Leo Melamed: If it’s good enough for Milton

In 1970, the world was still chained to the failing fixed exchange rate regime agreed to in 1945 at Bretton Woods in the mountains of New Hampshire. Thereafter, foreign exchange trading was allowed only at the officially established rate of exchange. An individual, regardless of his standing, wealth, or businesses was barred from participation. In a well-publicized story, when Milton Friedman attempted to go short the British pound, a bank refused him the right to do so on the basis that “Friedman did not have the necessary commercial interest to deal in foreign exchange.”

As chairman of the CME, I was acutely aware that the idea of a futures market in currency, where everyone has sufficient commercial interest, was sheer heresy, akin to suggesting monotheism to a pagan. Knowledgeable people implored that the CME reject such a nonsensical idea. Most of our board of directors warned futures markets were suited for traditional agricultural products and little else. The orthodox financial community was also vehemently opposed. At best we were considered an “unwelcome” and very distant relative of the main-line financial family. Futures markets, they predicted, would never be utilized for the sophisticated needs of world banks and commercial enterprises. Besides, Chicago was the wrong place. That was the habitat of Al Capone. Matters of finance belonged in the holy centers of finance — London and New York.

It is nearly impossible today to understand or visualize the world before Milton Friedman’s ideas revolutionized the planet and became orthodoxy. What is self evident today was heretical then. Much of the world was still suffering the pains of command economics. The iron curtain was still intact. The Berlin Wall had not yet fallen. The dollar did not freely fluctuate. “Free to Choose” had not yet become the roadmap for the international marketplace.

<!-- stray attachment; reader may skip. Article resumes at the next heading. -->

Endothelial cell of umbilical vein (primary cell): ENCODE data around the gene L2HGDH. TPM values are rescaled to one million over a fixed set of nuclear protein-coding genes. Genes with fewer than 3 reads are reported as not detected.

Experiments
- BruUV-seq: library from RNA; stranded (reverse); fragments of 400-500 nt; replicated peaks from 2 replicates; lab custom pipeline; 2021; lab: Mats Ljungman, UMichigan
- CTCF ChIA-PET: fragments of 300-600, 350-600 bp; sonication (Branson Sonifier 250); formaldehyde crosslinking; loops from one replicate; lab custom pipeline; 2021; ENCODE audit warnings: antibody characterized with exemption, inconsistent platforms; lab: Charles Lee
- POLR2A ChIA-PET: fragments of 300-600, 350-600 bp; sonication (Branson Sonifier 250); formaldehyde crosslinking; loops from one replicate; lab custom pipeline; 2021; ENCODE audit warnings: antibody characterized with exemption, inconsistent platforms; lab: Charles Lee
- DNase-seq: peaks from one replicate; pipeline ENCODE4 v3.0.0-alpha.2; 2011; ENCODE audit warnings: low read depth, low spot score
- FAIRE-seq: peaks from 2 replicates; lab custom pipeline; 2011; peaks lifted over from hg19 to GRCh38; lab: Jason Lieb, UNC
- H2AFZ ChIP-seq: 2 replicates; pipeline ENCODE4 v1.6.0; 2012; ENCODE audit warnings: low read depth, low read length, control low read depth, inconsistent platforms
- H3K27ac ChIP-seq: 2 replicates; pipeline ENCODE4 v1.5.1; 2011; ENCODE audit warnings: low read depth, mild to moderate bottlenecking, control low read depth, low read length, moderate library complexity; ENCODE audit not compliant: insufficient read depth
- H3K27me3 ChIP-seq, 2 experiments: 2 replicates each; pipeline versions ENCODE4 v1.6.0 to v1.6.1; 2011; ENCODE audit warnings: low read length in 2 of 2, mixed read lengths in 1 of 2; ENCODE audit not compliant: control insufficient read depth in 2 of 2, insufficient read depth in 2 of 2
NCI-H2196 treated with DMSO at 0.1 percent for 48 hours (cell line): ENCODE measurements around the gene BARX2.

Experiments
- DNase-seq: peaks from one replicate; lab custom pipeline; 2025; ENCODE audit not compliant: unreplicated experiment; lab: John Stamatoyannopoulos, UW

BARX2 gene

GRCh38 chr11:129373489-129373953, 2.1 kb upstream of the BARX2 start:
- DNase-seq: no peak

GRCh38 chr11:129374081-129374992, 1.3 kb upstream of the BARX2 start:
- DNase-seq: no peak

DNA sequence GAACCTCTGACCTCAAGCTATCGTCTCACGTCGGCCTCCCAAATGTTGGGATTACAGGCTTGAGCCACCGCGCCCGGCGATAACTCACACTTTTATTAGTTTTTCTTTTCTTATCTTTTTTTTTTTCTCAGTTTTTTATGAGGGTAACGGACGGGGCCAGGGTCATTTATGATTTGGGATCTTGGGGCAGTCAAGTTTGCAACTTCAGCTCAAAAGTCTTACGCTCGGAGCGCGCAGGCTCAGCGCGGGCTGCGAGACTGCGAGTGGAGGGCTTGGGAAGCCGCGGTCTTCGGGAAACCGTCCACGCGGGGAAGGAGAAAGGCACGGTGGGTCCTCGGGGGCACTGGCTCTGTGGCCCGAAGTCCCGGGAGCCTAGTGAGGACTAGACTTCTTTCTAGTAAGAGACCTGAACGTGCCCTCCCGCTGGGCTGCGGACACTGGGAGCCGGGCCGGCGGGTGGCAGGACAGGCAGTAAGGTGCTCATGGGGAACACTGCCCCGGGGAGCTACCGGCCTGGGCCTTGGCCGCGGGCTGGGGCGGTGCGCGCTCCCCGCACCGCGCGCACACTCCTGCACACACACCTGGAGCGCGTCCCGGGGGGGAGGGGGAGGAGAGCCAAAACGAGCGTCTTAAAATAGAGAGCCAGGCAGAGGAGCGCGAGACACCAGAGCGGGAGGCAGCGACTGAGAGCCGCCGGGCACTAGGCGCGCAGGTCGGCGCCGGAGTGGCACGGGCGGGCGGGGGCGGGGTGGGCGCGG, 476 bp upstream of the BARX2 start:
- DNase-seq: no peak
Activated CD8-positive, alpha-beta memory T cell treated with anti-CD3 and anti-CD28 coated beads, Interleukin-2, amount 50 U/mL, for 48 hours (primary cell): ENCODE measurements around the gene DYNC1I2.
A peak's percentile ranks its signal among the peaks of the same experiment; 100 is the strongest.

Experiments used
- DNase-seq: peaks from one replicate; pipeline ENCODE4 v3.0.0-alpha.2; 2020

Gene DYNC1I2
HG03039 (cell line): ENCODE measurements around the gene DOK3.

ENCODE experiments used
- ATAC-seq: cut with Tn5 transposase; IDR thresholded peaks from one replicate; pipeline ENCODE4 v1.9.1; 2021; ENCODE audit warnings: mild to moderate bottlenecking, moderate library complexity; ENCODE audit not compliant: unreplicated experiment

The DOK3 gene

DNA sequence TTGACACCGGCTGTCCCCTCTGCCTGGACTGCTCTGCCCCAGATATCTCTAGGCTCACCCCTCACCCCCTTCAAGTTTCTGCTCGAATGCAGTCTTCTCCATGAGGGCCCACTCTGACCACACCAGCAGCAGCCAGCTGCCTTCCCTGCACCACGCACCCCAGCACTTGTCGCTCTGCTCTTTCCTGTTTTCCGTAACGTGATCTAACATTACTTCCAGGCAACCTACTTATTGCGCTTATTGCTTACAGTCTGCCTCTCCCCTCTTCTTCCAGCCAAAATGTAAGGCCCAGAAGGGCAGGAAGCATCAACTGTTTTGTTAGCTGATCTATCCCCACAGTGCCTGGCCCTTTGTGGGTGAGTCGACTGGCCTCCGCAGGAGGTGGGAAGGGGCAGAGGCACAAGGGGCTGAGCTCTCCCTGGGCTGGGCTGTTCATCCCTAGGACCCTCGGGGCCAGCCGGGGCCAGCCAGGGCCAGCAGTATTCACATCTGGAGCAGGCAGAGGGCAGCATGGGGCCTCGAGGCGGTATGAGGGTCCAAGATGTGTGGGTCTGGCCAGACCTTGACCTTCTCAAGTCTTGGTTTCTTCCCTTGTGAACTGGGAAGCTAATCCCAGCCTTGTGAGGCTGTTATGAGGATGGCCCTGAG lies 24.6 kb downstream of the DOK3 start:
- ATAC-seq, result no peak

There was another overriding issue which plagued me then. How could I, a lawyer-turned-trader come financial innovator really be certain that foreign currency instruments could succeed within the structures designed for soybeans and eggs. Perhaps there was some fundamental economic reason why no one had before successfully applied financial instruments to futures? Indeed, on the eve of our currency launch, a prominent New York banker stated: "It's ludicrous to think that foreign exchange can be entrusted to a bunch of pork belly crapshooters.” Who could I turn to for advice? Who could overcome the weighty objections by so many? Who could give me the courage to proceed?

For me there was but one person in the whole world capable of settling the issue. By 1970, I had become a committed and ardent disciple in the army that was forming around Milton Friedman’s ideas. He had become our hero, our teacher, our mentor. I even had the temerity to sneak into his lectures at the University of Chicago, although I was not a student, to listen to the great man expound on the free market. What I heard made my spirits soar. Here was the voice of supreme economic authority saying that the system of fixed exchange rates was wrong. That it was time for its demise. Here was the fount of economic logic and vision saying that what I experienced as a child was true: That real value could only be determined by the free flow of supply and demand in an open competitive marketplace — perhaps, I mused, a marketplace like a futures exchange.

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